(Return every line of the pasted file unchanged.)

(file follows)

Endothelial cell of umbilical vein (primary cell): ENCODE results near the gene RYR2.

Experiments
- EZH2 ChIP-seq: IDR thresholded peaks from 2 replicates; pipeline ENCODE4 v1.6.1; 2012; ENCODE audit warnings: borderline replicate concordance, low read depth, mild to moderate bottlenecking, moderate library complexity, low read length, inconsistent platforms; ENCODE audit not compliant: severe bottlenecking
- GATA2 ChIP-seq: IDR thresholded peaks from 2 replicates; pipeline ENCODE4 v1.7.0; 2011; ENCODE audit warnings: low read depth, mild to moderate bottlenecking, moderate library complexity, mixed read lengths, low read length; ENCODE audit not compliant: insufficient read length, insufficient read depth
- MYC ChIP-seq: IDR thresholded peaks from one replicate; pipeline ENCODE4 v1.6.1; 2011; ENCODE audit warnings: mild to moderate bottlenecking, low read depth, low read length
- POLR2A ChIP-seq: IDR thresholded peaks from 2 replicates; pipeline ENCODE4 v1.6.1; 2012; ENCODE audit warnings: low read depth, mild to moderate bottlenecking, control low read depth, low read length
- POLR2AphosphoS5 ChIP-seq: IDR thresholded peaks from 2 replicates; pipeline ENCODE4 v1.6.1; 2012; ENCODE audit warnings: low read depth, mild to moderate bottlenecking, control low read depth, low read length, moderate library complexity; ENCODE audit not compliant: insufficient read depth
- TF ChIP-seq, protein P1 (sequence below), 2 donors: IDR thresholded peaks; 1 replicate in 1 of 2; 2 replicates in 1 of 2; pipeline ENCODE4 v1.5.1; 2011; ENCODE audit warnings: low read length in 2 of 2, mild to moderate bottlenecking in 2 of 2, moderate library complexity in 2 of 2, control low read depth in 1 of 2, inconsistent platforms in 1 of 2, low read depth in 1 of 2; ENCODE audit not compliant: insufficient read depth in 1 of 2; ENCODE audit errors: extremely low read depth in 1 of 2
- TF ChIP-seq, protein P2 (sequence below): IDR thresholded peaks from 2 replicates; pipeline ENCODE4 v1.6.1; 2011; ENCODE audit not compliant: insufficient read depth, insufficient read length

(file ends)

Endothelial cell of umbilical vein (primary cell): ENCODE results near the gene RYR2.

Experiments
- EZH2 ChIP-seq: IDR thresholded peaks from 2 replicates; pipeline ENCODE4 v1.6.1; 2012; ENCODE audit warnings: borderline replicate concordance, low read depth, mild to moderate bottlenecking, moderate library complexity, low read length, inconsistent platforms; ENCODE audit not compliant: severe bottlenecking
- GATA2 ChIP-seq: IDR thresholded peaks from 2 replicates; pipeline ENCODE4 v1.7.0; 2011; ENCODE audit warnings: low read depth, mild to moderate bottlenecking, moderate library complexity, mixed read lengths, low read length; ENCODE audit not compliant: insufficient read length, insufficient read depth
- MYC ChIP-seq: IDR thresholded peaks from one replicate; pipeline ENCODE4 v1.6.1; 2011; ENCODE audit warnings: mild to moderate bottlenecking, low read depth, low read length
- POLR2A ChIP-seq: IDR thresholded peaks from 2 replicates; pipeline ENCODE4 v1.6.1; 2012; ENCODE audit warnings: low read depth, mild to moderate bottlenecking, control low read depth, low read length
- POLR2AphosphoS5 ChIP-seq: IDR thresholded peaks from 2 replicates; pipeline ENCODE4 v1.6.1; 2012; ENCODE audit warnings: low read depth, mild to moderate bottlenecking, control low read depth, low read length, moderate library complexity; ENCODE audit not compliant: insufficient read depth
- TF ChIP-seq, protein P1 (sequence below), 2 donors: IDR thresholded peaks; 1 replicate in 1 of 2; 2 replicates in 1 of 2; pipeline ENCODE4 v1.5.1; 2011; ENCODE audit warnings: low read length in 2 of 2, mild to moderate bottlenecking in 2 of 2, moderate library complexity in 2 of 2, control low read depth in 1 of 2, inconsistent platforms in 1 of 2, low read depth in 1 of 2; ENCODE audit not compliant: insufficient read depth in 1 of 2; ENCODE audit errors: extremely low read depth in 1 of 2
- TF ChIP-seq, protein P2 (sequence below): IDR thresholded peaks from 2 replicates; pipeline ENCODE4 v1.6.1; 2011; ENCODE audit not compliant: insufficient read depth, insufficient read length